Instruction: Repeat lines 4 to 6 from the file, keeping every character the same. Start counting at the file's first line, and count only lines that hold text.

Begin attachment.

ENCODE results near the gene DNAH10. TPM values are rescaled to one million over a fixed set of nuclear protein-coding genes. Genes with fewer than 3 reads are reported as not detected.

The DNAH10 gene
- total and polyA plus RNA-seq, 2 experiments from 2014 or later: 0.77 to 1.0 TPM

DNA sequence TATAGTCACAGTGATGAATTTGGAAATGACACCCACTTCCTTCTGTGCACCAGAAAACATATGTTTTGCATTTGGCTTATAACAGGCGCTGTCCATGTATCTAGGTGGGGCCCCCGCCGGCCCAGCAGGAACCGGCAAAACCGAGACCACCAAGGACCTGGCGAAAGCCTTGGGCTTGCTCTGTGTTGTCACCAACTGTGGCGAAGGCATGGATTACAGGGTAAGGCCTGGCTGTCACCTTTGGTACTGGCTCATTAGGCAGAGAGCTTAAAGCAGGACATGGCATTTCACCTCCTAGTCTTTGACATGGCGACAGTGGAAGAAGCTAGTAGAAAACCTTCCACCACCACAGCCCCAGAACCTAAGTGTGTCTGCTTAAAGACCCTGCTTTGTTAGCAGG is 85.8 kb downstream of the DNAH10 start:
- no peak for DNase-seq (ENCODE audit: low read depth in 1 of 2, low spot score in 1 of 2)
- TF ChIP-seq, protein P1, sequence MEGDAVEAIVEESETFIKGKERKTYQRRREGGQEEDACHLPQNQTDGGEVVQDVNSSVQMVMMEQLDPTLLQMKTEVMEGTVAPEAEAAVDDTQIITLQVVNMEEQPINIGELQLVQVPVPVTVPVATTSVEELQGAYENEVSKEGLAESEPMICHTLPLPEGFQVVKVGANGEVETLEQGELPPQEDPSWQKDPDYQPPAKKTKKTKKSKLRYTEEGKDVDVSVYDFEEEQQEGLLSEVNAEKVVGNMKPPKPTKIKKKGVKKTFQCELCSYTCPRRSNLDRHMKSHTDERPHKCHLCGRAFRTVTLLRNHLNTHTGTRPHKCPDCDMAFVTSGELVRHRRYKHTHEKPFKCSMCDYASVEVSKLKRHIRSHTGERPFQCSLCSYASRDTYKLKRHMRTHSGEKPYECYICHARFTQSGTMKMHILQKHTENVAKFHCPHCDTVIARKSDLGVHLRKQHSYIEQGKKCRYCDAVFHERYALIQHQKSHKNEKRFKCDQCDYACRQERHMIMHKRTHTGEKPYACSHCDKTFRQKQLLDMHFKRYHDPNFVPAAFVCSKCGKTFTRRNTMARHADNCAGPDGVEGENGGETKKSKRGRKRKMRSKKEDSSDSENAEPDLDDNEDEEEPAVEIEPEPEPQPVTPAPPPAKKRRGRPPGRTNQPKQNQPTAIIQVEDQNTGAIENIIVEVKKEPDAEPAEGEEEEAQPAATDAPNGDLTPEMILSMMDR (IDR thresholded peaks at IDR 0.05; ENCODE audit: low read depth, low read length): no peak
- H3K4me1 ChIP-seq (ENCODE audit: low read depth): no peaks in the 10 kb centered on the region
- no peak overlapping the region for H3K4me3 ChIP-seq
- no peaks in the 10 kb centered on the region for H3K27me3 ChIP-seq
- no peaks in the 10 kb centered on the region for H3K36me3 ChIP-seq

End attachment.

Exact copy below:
DNA sequence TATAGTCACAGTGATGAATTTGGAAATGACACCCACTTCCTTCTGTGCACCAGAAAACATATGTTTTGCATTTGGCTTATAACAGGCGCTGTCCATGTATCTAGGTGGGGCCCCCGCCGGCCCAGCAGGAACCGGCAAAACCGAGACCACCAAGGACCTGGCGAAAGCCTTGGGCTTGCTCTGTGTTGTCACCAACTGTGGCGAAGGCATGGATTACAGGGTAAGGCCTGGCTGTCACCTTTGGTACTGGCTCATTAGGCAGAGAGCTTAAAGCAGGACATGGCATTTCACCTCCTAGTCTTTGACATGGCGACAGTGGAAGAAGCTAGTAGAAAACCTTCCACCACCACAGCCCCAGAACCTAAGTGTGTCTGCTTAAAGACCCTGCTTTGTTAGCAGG is 85.8 kb downstream of the DNAH10 start:
- no peak for DNase-seq (ENCODE audit: low read depth in 1 of 2, low spot score in 1 of 2)
- TF ChIP-seq, protein P1, sequence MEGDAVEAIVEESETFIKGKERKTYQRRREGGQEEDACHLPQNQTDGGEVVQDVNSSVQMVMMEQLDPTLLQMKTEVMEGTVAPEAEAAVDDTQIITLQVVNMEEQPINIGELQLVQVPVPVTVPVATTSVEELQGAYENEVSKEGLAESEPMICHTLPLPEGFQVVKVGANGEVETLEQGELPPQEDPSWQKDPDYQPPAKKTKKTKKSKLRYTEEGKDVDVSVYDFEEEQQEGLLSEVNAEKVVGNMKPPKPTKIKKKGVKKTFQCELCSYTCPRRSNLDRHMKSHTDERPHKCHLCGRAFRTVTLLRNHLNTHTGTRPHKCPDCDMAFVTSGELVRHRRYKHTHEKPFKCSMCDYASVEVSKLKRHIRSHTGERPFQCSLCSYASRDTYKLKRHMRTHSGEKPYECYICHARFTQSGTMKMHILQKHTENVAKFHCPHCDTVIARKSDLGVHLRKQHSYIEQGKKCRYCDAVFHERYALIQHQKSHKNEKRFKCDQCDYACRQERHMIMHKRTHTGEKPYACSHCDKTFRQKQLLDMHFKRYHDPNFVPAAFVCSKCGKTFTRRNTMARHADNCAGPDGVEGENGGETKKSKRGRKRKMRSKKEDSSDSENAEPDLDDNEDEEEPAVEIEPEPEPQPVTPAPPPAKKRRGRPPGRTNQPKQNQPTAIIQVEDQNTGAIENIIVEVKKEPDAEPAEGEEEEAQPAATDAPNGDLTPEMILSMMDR (IDR thresholded peaks at IDR 0.05; ENCODE audit: low read depth, low read length): no peak